Have you ever been so in tune with what you’re doing that time melts and evrything falls into place and you feel one with the world. Maybe it’s during a long run, while playing piano, or even cooking your favorite recipe. Artists and athletes describe peak performance in this way. Renowned psychologist Mihaly Csikszentmihaly has named it “flow.”
I find myself in flow when I’m painting, gardening and skiing when my focus is fixed and time is irrelevant. The flow can be short or sustained for a long period, but it is an unmatched experience.
Is flow necessary for creativity? Or is it a byproduct of being creative and in the moment?
According to Csikszentmihaly, there are key attributes to achieving and knowing when you are in flow. Discover your flow by reading about Csikszentmihaly theory of Flow
The Art Truck is certainly “mobilizing creativity”, but how? We think we do this by engaging in people of all ages in social experiences that offer participants the chance to apply their imaginations to open-ended, hands-on art projects. Art Truck strives to present creative and educational programs that have value. But what is the value? And, really, just what is creativity? We certainly throw the word “creativity” around, so we should know what it means.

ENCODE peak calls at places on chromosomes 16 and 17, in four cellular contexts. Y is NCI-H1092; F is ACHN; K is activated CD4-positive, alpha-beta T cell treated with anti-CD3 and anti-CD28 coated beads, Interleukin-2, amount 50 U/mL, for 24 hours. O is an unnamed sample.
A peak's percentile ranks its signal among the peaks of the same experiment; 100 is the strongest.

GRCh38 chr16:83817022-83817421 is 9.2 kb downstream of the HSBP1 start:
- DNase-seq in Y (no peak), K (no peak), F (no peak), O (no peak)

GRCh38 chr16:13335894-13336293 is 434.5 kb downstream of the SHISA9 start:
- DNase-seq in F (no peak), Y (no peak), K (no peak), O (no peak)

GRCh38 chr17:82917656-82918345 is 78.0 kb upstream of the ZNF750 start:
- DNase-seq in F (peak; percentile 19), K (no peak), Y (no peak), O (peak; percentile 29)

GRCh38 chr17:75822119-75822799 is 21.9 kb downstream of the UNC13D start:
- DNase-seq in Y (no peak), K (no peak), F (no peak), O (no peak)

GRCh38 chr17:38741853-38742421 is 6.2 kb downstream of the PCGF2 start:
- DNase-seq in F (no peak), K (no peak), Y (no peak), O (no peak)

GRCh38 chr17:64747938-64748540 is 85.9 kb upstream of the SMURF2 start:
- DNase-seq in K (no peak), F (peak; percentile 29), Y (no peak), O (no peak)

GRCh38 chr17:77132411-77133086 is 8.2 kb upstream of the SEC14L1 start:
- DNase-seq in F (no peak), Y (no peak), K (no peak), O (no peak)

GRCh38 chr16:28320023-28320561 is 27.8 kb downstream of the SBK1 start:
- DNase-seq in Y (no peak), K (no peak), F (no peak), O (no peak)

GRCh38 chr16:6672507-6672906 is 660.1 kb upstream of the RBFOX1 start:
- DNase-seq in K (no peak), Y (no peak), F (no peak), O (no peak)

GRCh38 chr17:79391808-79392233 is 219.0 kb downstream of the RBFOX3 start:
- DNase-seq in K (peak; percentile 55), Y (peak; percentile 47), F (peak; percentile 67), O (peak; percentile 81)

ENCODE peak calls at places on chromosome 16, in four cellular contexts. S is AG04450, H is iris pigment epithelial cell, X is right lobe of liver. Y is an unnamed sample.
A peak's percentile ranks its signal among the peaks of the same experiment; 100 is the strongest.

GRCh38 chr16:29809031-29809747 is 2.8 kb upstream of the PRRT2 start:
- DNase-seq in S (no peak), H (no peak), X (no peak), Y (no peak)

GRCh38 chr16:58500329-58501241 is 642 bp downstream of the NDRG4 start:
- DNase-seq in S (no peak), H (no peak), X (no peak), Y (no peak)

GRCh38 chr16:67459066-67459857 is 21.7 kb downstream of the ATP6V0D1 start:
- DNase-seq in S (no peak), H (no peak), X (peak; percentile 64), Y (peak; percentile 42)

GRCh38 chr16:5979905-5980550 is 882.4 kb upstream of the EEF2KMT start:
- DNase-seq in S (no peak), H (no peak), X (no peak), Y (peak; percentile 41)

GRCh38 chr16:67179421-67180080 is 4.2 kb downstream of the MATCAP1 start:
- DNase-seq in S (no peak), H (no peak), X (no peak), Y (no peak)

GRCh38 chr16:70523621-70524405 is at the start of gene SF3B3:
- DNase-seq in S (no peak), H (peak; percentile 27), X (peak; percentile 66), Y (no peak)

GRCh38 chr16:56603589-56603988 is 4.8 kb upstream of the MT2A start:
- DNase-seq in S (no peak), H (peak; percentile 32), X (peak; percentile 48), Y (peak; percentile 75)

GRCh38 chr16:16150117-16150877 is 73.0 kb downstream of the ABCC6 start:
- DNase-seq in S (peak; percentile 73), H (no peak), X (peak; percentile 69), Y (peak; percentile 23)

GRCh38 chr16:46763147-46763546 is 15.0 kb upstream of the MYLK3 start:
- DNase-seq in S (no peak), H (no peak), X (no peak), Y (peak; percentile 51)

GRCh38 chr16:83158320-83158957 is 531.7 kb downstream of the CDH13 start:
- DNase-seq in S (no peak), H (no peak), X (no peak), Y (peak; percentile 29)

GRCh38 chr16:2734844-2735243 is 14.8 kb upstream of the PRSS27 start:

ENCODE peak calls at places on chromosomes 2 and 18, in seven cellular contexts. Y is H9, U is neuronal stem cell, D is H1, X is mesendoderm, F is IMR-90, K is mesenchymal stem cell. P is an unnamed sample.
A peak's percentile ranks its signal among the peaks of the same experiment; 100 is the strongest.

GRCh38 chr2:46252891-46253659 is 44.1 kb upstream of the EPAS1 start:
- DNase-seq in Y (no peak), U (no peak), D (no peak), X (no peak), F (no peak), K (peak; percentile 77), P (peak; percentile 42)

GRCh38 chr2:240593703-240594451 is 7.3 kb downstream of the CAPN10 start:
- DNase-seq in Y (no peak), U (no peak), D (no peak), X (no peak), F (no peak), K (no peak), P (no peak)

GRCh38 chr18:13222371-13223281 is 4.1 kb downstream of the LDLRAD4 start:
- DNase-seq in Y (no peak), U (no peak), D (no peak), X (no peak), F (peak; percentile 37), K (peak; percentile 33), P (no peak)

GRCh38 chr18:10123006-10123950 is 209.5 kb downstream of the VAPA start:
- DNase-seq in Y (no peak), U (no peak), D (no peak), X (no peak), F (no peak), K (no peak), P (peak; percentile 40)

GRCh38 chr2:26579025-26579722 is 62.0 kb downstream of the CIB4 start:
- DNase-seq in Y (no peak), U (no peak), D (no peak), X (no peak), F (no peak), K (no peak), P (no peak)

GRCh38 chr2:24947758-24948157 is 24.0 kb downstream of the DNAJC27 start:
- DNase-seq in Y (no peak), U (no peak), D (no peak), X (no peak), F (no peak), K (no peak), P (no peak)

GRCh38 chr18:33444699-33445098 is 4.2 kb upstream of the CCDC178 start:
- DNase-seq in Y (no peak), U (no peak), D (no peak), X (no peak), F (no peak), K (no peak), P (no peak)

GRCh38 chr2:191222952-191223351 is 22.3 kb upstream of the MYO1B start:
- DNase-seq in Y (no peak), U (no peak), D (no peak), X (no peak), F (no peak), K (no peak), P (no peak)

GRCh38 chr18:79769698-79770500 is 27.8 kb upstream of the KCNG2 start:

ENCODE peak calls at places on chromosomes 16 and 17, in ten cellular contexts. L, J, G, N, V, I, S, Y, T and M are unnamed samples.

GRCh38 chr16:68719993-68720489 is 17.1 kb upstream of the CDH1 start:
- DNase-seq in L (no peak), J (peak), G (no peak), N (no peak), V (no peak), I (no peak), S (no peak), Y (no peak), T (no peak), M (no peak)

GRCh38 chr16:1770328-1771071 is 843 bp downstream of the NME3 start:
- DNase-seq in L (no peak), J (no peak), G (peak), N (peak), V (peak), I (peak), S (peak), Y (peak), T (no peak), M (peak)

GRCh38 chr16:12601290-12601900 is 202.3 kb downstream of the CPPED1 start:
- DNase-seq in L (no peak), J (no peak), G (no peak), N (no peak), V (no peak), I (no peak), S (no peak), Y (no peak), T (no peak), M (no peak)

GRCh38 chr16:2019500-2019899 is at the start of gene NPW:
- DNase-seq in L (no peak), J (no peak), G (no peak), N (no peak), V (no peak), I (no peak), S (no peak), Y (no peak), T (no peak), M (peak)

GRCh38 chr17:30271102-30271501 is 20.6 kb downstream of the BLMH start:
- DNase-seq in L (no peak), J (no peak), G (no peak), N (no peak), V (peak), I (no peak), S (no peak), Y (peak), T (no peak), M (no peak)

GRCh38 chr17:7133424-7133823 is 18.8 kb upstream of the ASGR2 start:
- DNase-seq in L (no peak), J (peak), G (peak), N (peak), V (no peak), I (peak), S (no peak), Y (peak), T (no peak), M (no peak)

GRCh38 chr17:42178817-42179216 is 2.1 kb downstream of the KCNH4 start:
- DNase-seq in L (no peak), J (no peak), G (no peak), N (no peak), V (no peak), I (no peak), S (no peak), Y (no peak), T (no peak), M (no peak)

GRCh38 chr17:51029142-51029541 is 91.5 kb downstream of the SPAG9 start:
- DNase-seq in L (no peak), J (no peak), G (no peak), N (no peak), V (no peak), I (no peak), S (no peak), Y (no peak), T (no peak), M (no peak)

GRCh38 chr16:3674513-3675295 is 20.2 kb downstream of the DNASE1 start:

My search to answer these questions and understand creativity led me to the work of Dr. Ken Robinson which I want to share with you in this post.
During his distinguished career Dr. Robinson has put forth research and language that provide a deeper understanding of creativity and its role (or possibles roles) in society. He is a brilliant thinker, clear writer, and engaging speaker. The following is excerpted from the chapter titled “Beyond Imagining” in his recent New York Times bestseller, The Element:How Finding your Passion Changes Everything. Sir Robinson writes:
Imagination is not the same as creativity. Creativity takes the process of imagination to another level. My definition of creativity is “the process of having original ideas that have value.’ Imagination can be entirely internal. You could be imaginative all day long without anyone noticing. But you could never say that someone was creative if that person never did anything. To be creative you actually have to do something. It involves putting your imagination to work to make something new, to come up with new solutions to problems, even to think of new problems or questions.
You can think of creativity as applied imagination.
Ah – “applied imagination.” Thank you, Dr. Robinson.
Art Truck projects are thoughtfully designed to help you apply your imagination to develop your creativity. We know that creativity is important and needs nurturing and invite you to come along with us on this journey to mobilize creativity! If you enjoyed this post, check back soon for more posts on creativity – or buy a copy of the book! It is enlightening.
Imagine! Create! Share!
Maura O’Shea, co-founder and art-tender, The Art Truck